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Archiver > GEN-MEDIEVAL > 1990-08 > 0651084039


From: Kay Allen AG <>
Subject: Re: Age of competency
Date: Sun, 19 Aug 1990 09:40:39 -0700


Renia wrote:
>
> Kay Allen AG wrote:
>
> > Comments interspersed.
> >
> > Renia wrote:
> > >
> > > People will argue about the degree of literacy during this period, but as an
> > > apprentice, it is more likely that this boy was of a lower class family, and was
> > > probably unable to read or write.
> >
> > If so, why was the stipulation for minimal education not included?
>
> I have not heard that such stipulation was always the case. I think it rather depends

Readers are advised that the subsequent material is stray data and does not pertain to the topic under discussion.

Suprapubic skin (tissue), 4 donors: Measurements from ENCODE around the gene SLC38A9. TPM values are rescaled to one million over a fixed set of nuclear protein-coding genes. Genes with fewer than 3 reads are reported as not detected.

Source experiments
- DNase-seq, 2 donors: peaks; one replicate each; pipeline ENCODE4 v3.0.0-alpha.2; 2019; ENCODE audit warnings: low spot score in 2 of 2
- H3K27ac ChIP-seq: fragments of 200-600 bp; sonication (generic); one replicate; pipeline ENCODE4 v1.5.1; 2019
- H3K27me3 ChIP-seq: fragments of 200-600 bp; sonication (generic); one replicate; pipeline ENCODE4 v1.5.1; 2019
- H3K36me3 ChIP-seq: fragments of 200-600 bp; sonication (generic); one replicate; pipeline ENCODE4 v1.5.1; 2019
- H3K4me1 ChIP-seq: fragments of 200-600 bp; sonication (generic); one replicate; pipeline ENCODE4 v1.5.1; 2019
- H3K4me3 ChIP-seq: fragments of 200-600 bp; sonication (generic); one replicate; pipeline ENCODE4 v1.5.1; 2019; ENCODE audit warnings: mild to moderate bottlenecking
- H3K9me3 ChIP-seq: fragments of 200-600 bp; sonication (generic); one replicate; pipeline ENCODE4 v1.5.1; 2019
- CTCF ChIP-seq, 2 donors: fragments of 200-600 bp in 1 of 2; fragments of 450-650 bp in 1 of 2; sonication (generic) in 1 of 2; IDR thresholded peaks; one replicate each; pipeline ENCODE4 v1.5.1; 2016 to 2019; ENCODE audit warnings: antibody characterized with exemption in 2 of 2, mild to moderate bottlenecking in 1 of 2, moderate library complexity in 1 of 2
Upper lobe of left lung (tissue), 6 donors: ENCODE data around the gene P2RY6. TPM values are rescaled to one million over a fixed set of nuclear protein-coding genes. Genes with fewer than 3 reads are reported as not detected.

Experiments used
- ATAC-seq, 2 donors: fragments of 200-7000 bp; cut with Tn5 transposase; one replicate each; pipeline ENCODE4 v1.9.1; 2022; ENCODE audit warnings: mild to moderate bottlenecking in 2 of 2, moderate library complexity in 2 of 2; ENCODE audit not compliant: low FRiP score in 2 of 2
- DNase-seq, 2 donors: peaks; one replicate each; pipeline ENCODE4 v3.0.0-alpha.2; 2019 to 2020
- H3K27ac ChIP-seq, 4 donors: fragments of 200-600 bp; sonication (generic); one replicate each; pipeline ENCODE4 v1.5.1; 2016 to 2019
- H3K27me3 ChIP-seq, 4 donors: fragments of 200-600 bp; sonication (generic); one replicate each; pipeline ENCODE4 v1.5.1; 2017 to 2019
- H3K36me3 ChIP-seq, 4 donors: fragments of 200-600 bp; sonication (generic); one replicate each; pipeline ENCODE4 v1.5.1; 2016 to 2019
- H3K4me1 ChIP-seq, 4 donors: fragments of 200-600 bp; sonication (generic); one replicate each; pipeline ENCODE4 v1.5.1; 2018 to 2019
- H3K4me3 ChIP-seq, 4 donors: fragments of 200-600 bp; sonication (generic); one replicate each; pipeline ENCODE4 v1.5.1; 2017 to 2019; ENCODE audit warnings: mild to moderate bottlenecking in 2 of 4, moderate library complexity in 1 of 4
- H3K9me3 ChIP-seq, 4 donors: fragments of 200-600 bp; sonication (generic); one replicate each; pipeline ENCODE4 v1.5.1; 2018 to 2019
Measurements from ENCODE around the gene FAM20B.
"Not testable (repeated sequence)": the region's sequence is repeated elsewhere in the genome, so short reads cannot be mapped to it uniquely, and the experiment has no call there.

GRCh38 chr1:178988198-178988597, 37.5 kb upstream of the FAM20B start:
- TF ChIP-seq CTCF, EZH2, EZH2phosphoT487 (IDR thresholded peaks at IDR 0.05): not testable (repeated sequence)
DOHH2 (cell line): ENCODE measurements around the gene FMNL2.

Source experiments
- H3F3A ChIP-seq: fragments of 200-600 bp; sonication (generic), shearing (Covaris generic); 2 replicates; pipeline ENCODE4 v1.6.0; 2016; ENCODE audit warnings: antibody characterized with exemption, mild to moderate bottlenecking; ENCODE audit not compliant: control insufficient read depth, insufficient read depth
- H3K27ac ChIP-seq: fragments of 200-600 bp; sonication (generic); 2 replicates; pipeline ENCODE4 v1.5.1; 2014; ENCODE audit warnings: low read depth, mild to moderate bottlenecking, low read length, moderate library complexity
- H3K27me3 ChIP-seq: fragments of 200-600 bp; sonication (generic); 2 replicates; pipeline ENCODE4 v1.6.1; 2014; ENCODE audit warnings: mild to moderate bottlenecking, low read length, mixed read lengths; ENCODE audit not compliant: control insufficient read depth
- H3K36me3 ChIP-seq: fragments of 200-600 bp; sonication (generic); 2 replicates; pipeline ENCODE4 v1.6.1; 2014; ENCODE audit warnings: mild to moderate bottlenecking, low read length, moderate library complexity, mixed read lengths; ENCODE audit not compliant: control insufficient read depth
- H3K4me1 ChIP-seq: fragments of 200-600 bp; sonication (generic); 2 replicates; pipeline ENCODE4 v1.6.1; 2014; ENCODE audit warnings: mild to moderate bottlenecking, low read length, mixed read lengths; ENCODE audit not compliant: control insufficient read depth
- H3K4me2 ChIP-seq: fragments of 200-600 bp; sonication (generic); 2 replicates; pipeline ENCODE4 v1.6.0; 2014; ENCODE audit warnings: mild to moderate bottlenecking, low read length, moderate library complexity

> on the individual circumstances, rather than be taken as a general rule. Judging by the
> number of illiterate persons in later times who were masters of their trade, (trade-
> note - not profession) it would not surprise me in the least.

To reiterate, this was not England proper, but the Puritan Plymouth
Colony where literacy was more valued.

Kay Allen AG

>
> Renia
>
> > Kay Allen AG
> > >
> > > Renia
> > >
> > > Kay Allen AG wrote:
> > >
> > > > Ordinarily, I would agree, but I don't think that a child of that age
> > > > would have been judged competent, legally, to have signed his own
> > > > apprenticeship papers on his own account. Or is this an incorrect
> > > > assumption?
> > > >
> > > > Kay Allen AG
> > > >

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